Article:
2. Compare services available with different firms.
  3. Look at the value of the wealth manager’s advice – don’t focus on price alone.
  4. Research the wealth management firm’s background.
  5. Compare each firm’s fee schedule.
  6. Understand how your advisor is being paid – and be cautious if it’s a commission on products they sell you.
  7. Verify potential advisors’ credentials with the Securities and Exchange Commission.
  8. Verify that the advisor you met will be the one you are working with.
  9. Ask about client-advisor relationships and availability.

Understand that a private wealth manager may offer more personalized service while wealth management through a large financial institution may be able to leverage more opportunities by pooling resources from a large number of wealthy clients.

Wealth Management Alternatives

If you do not have a high net worth, you probably would not benefit from the services of a wealth manager. A more affordable choice would be a financial or investment advisor.

While wealth management is largely focused on building and maintaining the wealth of affluent clients, financial advisors can help people of more modest means with a wide range of financial services.

Financial advisors can provide financial planning, retirement planning, investment management and tax advice. They tend to specialize in a narrow range of products and services.

Examples of Financial Advisors
  • Certified public accountants (CPA) specialize in taxes and accounting.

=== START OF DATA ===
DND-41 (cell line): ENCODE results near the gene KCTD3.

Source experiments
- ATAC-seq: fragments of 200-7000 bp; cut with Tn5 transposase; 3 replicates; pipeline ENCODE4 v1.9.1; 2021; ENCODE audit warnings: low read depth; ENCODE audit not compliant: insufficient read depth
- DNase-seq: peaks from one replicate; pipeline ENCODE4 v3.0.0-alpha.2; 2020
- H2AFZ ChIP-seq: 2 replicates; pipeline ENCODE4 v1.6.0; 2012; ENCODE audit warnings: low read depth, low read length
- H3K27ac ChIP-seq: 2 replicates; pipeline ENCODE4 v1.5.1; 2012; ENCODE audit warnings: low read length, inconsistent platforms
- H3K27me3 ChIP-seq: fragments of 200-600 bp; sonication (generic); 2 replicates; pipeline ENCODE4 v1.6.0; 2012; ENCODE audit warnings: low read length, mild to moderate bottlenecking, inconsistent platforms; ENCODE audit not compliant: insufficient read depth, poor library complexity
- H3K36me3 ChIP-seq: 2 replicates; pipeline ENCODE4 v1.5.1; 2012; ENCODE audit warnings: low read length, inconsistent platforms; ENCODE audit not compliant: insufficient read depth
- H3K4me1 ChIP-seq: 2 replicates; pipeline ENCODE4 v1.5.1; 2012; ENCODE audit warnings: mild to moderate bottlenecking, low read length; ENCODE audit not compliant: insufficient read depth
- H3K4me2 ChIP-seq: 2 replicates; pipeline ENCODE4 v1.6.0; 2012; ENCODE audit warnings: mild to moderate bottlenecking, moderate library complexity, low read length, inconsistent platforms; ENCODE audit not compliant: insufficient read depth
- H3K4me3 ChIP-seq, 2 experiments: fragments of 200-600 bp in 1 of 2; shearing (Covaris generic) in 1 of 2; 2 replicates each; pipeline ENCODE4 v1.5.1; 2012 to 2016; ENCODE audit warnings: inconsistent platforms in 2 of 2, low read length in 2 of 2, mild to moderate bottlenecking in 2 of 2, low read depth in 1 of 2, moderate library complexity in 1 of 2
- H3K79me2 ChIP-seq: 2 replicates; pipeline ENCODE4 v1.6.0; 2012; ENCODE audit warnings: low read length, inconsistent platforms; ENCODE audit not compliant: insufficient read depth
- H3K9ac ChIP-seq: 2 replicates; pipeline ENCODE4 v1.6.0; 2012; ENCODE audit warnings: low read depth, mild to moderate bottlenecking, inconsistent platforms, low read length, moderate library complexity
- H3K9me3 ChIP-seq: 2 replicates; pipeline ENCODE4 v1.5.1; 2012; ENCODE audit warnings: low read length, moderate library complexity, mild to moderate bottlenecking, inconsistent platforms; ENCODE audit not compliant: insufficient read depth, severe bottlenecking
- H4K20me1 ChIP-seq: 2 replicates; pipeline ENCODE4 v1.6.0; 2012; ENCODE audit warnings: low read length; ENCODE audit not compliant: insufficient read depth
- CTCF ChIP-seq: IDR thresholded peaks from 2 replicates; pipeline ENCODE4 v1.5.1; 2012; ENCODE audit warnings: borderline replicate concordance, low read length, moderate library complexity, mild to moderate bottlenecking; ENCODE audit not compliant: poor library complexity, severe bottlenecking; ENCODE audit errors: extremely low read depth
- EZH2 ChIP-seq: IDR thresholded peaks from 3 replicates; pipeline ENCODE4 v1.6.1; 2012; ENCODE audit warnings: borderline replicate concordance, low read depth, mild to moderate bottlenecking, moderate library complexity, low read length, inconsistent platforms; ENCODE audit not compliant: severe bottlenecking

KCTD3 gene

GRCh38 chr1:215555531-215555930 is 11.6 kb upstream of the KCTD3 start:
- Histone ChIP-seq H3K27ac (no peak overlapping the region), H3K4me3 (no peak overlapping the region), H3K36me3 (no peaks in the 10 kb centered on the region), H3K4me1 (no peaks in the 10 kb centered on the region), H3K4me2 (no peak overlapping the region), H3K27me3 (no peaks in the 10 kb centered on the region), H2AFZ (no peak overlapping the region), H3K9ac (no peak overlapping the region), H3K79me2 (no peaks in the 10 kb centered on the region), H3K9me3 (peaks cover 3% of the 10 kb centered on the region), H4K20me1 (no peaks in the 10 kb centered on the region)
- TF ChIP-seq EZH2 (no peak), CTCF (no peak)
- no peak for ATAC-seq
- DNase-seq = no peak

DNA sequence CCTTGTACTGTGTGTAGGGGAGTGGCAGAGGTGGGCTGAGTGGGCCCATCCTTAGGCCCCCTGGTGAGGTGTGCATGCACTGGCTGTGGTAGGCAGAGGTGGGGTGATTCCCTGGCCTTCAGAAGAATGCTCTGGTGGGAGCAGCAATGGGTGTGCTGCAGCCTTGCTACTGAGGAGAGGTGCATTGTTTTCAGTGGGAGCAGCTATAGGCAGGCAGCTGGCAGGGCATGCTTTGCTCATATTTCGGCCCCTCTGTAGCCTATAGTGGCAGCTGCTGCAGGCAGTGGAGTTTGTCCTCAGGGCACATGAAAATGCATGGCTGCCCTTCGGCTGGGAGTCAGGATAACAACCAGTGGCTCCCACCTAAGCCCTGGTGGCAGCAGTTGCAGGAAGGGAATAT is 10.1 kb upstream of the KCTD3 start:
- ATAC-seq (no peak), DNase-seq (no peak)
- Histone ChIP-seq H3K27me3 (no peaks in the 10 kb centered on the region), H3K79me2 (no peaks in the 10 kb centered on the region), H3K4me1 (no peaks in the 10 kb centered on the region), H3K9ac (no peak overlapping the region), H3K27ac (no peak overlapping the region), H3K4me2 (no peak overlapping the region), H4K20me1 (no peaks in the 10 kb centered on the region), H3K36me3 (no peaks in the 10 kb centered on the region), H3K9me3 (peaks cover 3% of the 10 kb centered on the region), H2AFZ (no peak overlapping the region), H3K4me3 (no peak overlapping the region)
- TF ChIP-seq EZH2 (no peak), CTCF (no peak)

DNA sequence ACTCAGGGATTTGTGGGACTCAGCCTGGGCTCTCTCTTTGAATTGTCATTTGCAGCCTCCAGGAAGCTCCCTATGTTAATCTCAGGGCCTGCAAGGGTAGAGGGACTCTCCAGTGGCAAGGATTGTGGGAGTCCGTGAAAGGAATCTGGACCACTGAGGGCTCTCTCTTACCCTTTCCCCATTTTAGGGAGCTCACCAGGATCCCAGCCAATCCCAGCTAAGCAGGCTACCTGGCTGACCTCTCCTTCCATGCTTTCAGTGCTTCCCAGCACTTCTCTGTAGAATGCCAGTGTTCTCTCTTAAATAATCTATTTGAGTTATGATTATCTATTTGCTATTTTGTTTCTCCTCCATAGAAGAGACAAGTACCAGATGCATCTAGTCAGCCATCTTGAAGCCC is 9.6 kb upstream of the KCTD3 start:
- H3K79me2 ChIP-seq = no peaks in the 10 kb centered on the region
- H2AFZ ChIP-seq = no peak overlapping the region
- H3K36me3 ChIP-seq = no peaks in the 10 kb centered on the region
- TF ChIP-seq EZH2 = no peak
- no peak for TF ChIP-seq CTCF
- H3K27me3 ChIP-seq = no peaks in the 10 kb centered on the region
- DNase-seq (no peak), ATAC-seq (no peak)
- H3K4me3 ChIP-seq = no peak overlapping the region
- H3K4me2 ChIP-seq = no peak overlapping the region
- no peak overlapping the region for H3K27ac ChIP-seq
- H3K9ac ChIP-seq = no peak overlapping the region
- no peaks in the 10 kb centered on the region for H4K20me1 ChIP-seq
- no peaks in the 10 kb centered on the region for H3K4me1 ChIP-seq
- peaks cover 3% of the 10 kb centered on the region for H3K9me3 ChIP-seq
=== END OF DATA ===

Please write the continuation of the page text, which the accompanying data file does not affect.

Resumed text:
• Chartered life underwriters (CLU) are experts in life insurance and estate planning.
  • Certified financial planners (CFP) specialize in helping you plan and work toward your financial goals.

While some wealth managers accept clients that aren’t super rich, you should carefully consider whether you would benefit from wealth management services. Weigh the costs and benefits and consider your alternatives.

Wealth Management vs. Asset Management

You should also not confuse wealth management with asset management. Though these may appear similar, wealth management has a much broader range of services. More people, even small businesses, may find an asset management plan affordable and worthwhile.

Wealth Management vs. Asset Management
ASSET MANAGEMENT WEALTH MANAGEMENT
Narrowly focused on assets – cash, stocks, bonds, real estate and other assets Focused on your assets as well as other elements of your wealth – taxes, estate planning, retirement planning, insurance, risk assessment and more
Applies to individuals, businesses and other institutions or entities Is designed for individuals or families
Available to almost anyoneDesigned specifically for high net worth individuals or families

Asset management deals with buying, selling and managing your assets. There are firms that specialize in this but you may have done this by buying a house, enrolling in a retirement plan at work or talking with a financial advisor about retirement planning.

Wealth management is largely the domain of millionaires and billionaires who are building on their wealth, protecting it and planning to include it in their legacy planning.

Please seek the advice of a qualified professional before making financial decisions.
Last Modified: November 22, 2021

3 Cited Research Articles

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  1. Chamberlain, M. (2018, April 20). What Is Wealth Management? A Definition that Works for Everyone. Retrieved from https://www.forbes.com/sites/feeonlyplanner/2018/04/20/what-is-wealth-management-a-definition-that-works-for-everyone/?sh=4cd18aa82dfb
  2. Iftikhar, S. (2021, September 1). Dispelling Four Common Wealth Management Misconceptions. Retrieved from https://www.forbes.com/sites/forbesfinancecouncil/2021/09/01/dispelling-four-common-wealth-management-misconceptions/?sh=6eba80715a54
  3. Lipscomb, S. (2021, September 1). How and When Is Wealth Management Worth It? Retrieved from https://finance.yahoo.com/news/wealth-management-worth-000730186.html